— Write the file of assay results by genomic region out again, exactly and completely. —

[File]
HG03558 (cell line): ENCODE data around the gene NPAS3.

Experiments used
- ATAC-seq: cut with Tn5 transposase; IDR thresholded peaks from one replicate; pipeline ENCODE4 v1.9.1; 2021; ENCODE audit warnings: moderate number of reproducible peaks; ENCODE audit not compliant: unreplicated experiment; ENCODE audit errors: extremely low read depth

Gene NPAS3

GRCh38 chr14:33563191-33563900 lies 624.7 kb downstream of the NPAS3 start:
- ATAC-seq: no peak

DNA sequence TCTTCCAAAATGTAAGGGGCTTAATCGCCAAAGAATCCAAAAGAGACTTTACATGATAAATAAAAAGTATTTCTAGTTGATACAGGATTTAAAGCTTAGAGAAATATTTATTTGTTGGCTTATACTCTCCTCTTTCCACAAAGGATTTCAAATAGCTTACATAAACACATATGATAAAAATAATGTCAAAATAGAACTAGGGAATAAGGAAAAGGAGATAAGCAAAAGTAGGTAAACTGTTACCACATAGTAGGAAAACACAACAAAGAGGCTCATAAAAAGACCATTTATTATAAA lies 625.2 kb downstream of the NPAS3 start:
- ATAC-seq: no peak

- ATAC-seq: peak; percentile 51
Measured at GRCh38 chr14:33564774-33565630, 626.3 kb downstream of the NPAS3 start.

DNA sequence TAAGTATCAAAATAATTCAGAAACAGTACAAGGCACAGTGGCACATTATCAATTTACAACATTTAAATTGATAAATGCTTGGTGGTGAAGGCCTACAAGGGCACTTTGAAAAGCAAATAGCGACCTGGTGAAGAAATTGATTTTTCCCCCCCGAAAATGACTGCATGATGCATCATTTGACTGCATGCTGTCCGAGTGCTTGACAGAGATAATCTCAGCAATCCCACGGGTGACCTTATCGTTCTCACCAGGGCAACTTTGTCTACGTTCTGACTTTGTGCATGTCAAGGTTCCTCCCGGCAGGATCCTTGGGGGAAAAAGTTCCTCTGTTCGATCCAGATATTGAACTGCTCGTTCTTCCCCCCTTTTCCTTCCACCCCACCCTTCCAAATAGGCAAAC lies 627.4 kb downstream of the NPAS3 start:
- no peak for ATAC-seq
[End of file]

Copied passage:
HG03558 (cell line): ENCODE data around the gene NPAS3.

Experiments used
- ATAC-seq: cut with Tn5 transposase; IDR thresholded peaks from one replicate; pipeline ENCODE4 v1.9.1; 2021; ENCODE audit warnings: moderate number of reproducible peaks; ENCODE audit not compliant: unreplicated experiment; ENCODE audit errors: extremely low read depth

Gene NPAS3

GRCh38 chr14:33563191-33563900 lies 624.7 kb downstream of the NPAS3 start:
- ATAC-seq: no peak

DNA sequence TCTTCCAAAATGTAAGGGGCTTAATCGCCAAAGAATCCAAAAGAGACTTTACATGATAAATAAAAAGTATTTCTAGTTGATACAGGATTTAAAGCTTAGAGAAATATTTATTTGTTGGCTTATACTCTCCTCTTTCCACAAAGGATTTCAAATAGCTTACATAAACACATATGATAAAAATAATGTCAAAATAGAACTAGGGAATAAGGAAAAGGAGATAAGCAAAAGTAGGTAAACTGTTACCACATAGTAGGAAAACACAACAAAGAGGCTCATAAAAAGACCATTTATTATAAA lies 625.2 kb downstream of the NPAS3 start:
- ATAC-seq: no peak

- ATAC-seq: peak; percentile 51
Measured at GRCh38 chr14:33564774-33565630, 626.3 kb downstream of the NPAS3 start.

DNA sequence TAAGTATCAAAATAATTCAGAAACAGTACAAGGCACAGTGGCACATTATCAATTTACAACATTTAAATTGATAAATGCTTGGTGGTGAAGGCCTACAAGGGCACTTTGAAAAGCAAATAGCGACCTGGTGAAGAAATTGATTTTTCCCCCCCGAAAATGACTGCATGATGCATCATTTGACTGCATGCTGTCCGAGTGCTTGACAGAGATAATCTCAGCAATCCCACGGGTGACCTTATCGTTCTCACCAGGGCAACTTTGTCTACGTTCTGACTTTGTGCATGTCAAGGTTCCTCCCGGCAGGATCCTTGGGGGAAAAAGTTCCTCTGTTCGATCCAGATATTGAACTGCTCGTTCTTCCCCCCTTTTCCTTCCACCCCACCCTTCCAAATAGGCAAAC lies 627.4 kb downstream of the NPAS3 start:
- no peak for ATAC-seq